2017 Summer Reading Projects - High School

Read a book from the 2017 High School Summer Reading List. Select a project from the selections below. All projects are due Friday, August 25, 2017. Projects will be counted as “in-class” grade and recorded in the 40% category in iNow.

Create a diary or journal in the voice of a character from your book. Follow the events of the novel and give your chosen character's impressions and reflections on those events. Be sure to go beyond the obvious. Sure, she might have been worried about getting caught when she crossed the river, but how would she write about that in a journal? What thoughts are racing through her mind? Pick this project if you feel like the book's characters really came alive for you. You must write at least 12-15 journal entries. The project should be 250-800 words (2-4 typed pages, double spaced.)

Critique from the point of view of a specific organization. Select an organization that might have a lot to say about the actions or portrayals of characters in the novel you read, and write a critique of the book from its point of view. For example, the Society for the Prevention of Cruelty to Animals might have a lot to say about Lennie’s treatment of animals in Of Mice and Men, The National Association for the Advancement of Colored People on the portrayal of Crooks, and the National Organization of Women on the portrayal of Curley’s wife and the fact that she was never given a name.

Discover the book's relevance for you. If you like to write personal essays, full of your own opinions, don't limit yourself to a blasé "I liked this book because..." kind of review. Think about what--aside from liking or not liking it-you got out of reading this novel. Did the plot help you in some way to become a better person? Select this project if you consider yourself opinionated and like to share your views. You must cite evidence from the text (specific quotations that you feel relate to your point of view.) This option is strongly suggested for Honors and AP students. The essay should be 250-800 words (2-4 typed pages, double spaced.)

Get crafty with some cartography (that's mapmaking, FYI). Look back closely at the places that were important in the book, and illustrate a map that shows where they all are in relation to one another. Create a key in which you explain why each place is so important to the story. Select this project if you're known for your close attention to detail. Your map should be poster board size, must include at least 5 places, and must include paragraph-long explanations for the significance of each location.

Make a movie trailer featuring your book. If you have Windows, chances are you have Movie Maker without even knowing about it. If it's your first time making a movie on the computer, though, think about downloading Microsoft's Photo Story. It's free and simple to use and has enough features (photo effects, neat transitions, the ability to add music) that you can create a pretty cool product. Choose this project if you dream about being the next Steven Spielberg or M. Night Shyamalan. Your final movie should be a professional-looking 8-10 minutes long.

Write a pamphlet or handbook Think of an issue that was very important to your character. Then create a pamphlet aimed at persuading others of the importance of the issue. Include factual information, testimonials, pictures or graphics, etc. For instance, Charlotte from The True Confessions of Charlotte Doyle by Avi (1990, Orchard) might want to create a pamphlet explaining the reasons women should have more life choices.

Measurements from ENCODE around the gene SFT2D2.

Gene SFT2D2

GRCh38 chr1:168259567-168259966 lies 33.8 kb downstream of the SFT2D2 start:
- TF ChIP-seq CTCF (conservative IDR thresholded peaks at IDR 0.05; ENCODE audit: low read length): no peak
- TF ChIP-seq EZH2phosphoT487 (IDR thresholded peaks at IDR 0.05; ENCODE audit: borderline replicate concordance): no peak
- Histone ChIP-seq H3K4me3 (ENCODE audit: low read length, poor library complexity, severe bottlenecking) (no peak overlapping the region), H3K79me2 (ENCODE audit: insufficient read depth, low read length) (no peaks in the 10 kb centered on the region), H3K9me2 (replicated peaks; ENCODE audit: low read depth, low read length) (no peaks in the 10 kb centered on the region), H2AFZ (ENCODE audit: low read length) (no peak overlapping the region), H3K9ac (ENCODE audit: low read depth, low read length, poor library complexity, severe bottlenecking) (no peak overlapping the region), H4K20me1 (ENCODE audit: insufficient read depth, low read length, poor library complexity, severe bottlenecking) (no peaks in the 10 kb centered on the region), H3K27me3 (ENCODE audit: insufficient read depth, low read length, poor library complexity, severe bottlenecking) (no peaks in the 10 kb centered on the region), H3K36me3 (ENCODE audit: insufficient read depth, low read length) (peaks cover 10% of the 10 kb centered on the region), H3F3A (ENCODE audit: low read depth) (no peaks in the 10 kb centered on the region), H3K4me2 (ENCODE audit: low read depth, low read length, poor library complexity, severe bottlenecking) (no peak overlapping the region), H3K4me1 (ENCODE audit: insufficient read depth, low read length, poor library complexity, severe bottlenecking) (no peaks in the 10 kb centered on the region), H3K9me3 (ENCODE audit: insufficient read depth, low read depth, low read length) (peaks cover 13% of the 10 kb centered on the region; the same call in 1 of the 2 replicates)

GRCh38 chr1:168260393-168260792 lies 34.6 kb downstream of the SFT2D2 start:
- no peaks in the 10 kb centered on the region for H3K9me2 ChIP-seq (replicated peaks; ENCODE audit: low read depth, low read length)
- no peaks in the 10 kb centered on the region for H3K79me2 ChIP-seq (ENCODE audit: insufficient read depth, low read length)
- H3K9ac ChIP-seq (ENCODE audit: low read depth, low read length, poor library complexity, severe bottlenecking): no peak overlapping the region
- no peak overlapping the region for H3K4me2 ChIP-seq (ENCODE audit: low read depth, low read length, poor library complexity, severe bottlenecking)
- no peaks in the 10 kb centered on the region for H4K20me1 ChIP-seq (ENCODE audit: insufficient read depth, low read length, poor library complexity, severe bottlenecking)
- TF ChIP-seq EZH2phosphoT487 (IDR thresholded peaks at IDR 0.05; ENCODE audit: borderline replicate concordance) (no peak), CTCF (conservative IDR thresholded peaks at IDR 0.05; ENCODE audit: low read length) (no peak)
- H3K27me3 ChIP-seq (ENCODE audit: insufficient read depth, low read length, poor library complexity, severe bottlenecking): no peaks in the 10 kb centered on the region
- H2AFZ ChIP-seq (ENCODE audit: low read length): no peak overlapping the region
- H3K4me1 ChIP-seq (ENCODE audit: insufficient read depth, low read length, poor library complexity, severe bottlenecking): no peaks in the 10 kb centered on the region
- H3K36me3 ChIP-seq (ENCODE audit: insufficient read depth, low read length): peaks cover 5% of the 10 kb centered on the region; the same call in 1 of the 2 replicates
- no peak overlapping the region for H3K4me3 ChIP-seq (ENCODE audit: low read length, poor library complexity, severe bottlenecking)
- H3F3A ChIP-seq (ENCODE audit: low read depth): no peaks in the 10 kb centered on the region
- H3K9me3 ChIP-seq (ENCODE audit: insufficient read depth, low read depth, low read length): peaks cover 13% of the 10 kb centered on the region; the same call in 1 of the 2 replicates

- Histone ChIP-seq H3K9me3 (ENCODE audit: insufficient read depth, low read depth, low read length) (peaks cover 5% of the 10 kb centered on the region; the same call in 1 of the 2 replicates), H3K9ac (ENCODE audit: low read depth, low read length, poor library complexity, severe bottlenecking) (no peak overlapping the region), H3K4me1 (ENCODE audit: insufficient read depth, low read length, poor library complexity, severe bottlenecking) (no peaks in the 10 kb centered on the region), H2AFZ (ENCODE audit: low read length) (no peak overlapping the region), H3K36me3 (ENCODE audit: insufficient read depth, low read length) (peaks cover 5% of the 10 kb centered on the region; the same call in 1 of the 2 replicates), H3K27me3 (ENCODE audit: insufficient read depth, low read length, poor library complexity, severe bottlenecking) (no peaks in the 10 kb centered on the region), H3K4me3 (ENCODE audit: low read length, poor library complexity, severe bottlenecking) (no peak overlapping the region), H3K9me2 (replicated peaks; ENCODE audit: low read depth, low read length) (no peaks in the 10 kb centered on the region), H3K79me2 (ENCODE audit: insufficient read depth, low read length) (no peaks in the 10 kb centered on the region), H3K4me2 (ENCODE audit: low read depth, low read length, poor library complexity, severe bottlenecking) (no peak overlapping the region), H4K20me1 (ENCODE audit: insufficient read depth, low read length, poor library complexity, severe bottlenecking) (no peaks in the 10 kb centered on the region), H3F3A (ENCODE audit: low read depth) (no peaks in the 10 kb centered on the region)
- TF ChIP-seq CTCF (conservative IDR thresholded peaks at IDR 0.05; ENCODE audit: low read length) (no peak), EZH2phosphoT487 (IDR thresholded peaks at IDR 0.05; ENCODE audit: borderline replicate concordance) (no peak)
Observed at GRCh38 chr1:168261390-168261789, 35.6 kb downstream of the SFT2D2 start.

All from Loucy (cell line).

Create a newspaper for your book. Summarize the plot in one article, cover the weather in another, do a feature story on one of the more interesting characters in another. Include an editorial and collection of ads that would be pertinent to the story. Your newspaper must include at least 5 stories and should be laid out as a newspaper.

A gentle reminder: Plagiarism is a big deal. Any time you turn in someone else’s work as your own, whether you found it on the internet or borrowed it from their computer, you are plagiarizing. All plagiarized assignments will be given a zero. Don’t be tempted!

 

Scoring Rubric

Distinguished
(95–100 points)

Outstanding work, fully meets all requirements

Exhaustive coverage

Completely understands problem and has ability to apply data to the solution

Shows originality

Highly Proficient
(90–94 points)

Excellent work, meets all requirements of task, good breadth

Well planned and documented

Shows fine understanding and ability to apply data to the solution of the problem

Shows evidence of creativity

Proficient
(80–89 points)

Fine or good work, meets requirements of task

Good breadth of coverage, fairly well planned and documented

Shows a good understanding and ability to apply data to the solution of new problems

Could show more evidence of creative thinking

Suggests Proficiency
(70– 79 points)

Fair work, meets some requirements of the task

Fair breadth of coverage with some gaps

Shows an uneven understanding with some, but not complete, ability to apply data to the solution of the problem

Needs to fill gaps

Suggests Lack of Proficiency (65–69 points)

Uneven work, meets some requirements of the task

Poor breadth of coverage with a number of gaps in coverage

Little understanding and ability to apply data to problem solving

Needs to improve in significant areas

Lacks Proficiency
(below 65 points)

Poor work, meets some requirements of the task

Little to no breadth of coverage

Little understanding and makes no significant attempt to apply data to solution of the problem

 

Summer Reading Project
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